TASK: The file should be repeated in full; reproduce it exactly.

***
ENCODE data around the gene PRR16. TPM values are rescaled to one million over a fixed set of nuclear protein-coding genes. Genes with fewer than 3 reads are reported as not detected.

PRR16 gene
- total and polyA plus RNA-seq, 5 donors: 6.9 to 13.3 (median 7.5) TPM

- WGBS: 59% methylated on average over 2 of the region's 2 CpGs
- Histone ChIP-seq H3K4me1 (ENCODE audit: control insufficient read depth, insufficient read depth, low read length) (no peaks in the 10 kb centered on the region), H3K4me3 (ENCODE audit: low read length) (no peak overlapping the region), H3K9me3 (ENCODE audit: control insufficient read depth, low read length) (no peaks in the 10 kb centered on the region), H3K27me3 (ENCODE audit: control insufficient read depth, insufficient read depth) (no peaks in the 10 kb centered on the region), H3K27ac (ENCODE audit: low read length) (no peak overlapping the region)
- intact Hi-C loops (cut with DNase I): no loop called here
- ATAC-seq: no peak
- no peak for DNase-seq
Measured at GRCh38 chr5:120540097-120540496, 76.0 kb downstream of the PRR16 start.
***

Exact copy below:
ENCODE data around the gene PRR16. TPM values are rescaled to one million over a fixed set of nuclear protein-coding genes. Genes with fewer than 3 reads are reported as not detected.

PRR16 gene
- total and polyA plus RNA-seq, 5 donors: 6.9 to 13.3 (median 7.5) TPM

- WGBS: 59% methylated on average over 2 of the region's 2 CpGs
- Histone ChIP-seq H3K4me1 (ENCODE audit: control insufficient read depth, insufficient read depth, low read length) (no peaks in the 10 kb centered on the region), H3K4me3 (ENCODE audit: low read length) (no peak overlapping the region), H3K9me3 (ENCODE audit: control insufficient read depth, low read length) (no peaks in the 10 kb centered on the region), H3K27me3 (ENCODE audit: control insufficient read depth, insufficient read depth) (no peaks in the 10 kb centered on the region), H3K27ac (ENCODE audit: low read length) (no peak overlapping the region)
- intact Hi-C loops (cut with DNase I): no loop called here
- ATAC-seq: no peak
- no peak for DNase-seq
Measured at GRCh38 chr5:120540097-120540496, 76.0 kb downstream of the PRR16 start.